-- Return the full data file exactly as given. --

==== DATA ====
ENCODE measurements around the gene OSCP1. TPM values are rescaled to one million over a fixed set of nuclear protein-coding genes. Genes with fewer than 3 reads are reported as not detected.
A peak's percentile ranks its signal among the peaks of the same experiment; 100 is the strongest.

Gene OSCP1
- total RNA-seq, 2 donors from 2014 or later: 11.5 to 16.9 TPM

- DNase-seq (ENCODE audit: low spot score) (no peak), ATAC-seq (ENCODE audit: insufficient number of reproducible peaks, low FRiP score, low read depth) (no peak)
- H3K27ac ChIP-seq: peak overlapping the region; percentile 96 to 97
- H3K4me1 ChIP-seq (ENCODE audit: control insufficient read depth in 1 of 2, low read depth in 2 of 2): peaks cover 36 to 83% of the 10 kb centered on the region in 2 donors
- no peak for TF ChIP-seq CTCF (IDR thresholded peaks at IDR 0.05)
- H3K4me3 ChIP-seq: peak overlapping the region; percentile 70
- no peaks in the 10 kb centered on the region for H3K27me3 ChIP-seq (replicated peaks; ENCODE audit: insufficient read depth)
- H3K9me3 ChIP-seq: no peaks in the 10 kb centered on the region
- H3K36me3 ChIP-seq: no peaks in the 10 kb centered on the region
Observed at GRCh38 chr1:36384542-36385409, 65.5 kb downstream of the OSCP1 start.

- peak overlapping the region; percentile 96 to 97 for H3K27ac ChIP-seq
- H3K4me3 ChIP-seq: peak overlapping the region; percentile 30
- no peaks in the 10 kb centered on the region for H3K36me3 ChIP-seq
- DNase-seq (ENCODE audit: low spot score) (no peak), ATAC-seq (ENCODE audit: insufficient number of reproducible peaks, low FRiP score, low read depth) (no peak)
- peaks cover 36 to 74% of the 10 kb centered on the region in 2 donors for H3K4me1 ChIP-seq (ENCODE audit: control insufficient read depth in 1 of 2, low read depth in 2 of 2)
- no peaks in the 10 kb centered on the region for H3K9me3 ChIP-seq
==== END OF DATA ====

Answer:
ENCODE measurements around the gene OSCP1. TPM values are rescaled to one million over a fixed set of nuclear protein-coding genes. Genes with fewer than 3 reads are reported as not detected.
A peak's percentile ranks its signal among the peaks of the same experiment; 100 is the strongest.

Gene OSCP1
- total RNA-seq, 2 donors from 2014 or later: 11.5 to 16.9 TPM

- DNase-seq (ENCODE audit: low spot score) (no peak), ATAC-seq (ENCODE audit: insufficient number of reproducible peaks, low FRiP score, low read depth) (no peak)
- H3K27ac ChIP-seq: peak overlapping the region; percentile 96 to 97
- H3K4me1 ChIP-seq (ENCODE audit: control insufficient read depth in 1 of 2, low read depth in 2 of 2): peaks cover 36 to 83% of the 10 kb centered on the region in 2 donors
- no peak for TF ChIP-seq CTCF (IDR thresholded peaks at IDR 0.05)
- H3K4me3 ChIP-seq: peak overlapping the region; percentile 70
- no peaks in the 10 kb centered on the region for H3K27me3 ChIP-seq (replicated peaks; ENCODE audit: insufficient read depth)
- H3K9me3 ChIP-seq: no peaks in the 10 kb centered on the region
- H3K36me3 ChIP-seq: no peaks in the 10 kb centered on the region
Observed at GRCh38 chr1:36384542-36385409, 65.5 kb downstream of the OSCP1 start.

- peak overlapping the region; percentile 96 to 97 for H3K27ac ChIP-seq
- H3K4me3 ChIP-seq: peak overlapping the region; percentile 30
- no peaks in the 10 kb centered on the region for H3K36me3 ChIP-seq
- DNase-seq (ENCODE audit: low spot score) (no peak), ATAC-seq (ENCODE audit: insufficient number of reproducible peaks, low FRiP score, low read depth) (no peak)
- peaks cover 36 to 74% of the 10 kb centered on the region in 2 donors for H3K4me1 ChIP-seq (ENCODE audit: control insufficient read depth in 1 of 2, low read depth in 2 of 2)
- no peaks in the 10 kb centered on the region for H3K9me3 ChIP-seq